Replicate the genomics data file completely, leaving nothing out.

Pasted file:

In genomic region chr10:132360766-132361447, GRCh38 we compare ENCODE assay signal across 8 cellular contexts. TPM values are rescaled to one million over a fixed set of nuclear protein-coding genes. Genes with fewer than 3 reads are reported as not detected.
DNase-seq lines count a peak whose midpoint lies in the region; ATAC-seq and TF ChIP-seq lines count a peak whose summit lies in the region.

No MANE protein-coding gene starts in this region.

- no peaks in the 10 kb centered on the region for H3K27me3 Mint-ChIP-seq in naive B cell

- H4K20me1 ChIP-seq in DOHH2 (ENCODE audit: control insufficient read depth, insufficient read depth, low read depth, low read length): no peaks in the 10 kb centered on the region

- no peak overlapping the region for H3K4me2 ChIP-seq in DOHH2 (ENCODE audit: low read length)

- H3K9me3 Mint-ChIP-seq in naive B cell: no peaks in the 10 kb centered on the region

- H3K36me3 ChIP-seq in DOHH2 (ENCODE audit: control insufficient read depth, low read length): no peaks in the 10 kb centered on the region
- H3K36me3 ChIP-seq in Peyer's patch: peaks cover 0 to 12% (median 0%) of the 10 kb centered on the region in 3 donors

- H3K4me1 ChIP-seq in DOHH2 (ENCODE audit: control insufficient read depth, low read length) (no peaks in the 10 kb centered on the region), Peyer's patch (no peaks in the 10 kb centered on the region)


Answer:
In genomic region chr10:132360766-132361447, GRCh38 we compare ENCODE assay signal across 8 cellular contexts. TPM values are rescaled to one million over a fixed set of nuclear protein-coding genes. Genes with fewer than 3 reads are reported as not detected.
DNase-seq lines count a peak whose midpoint lies in the region; ATAC-seq and TF ChIP-seq lines count a peak whose summit lies in the region.

No MANE protein-coding gene starts in this region.

- no peaks in the 10 kb centered on the region for H3K27me3 Mint-ChIP-seq in naive B cell

- H4K20me1 ChIP-seq in DOHH2 (ENCODE audit: control insufficient read depth, insufficient read depth, low read depth, low read length): no peaks in the 10 kb centered on the region

- no peak overlapping the region for H3K4me2 ChIP-seq in DOHH2 (ENCODE audit: low read length)

- H3K9me3 Mint-ChIP-seq in naive B cell: no peaks in the 10 kb centered on the region

- H3K36me3 ChIP-seq in DOHH2 (ENCODE audit: control insufficient read depth, low read length): no peaks in the 10 kb centered on the region
- H3K36me3 ChIP-seq in Peyer's patch: peaks cover 0 to 12% (median 0%) of the 10 kb centered on the region in 3 donors

- H3K4me1 ChIP-seq in DOHH2 (ENCODE audit: control insufficient read depth, low read length) (no peaks in the 10 kb centered on the region), Peyer's patch (no peaks in the 10 kb centered on the region)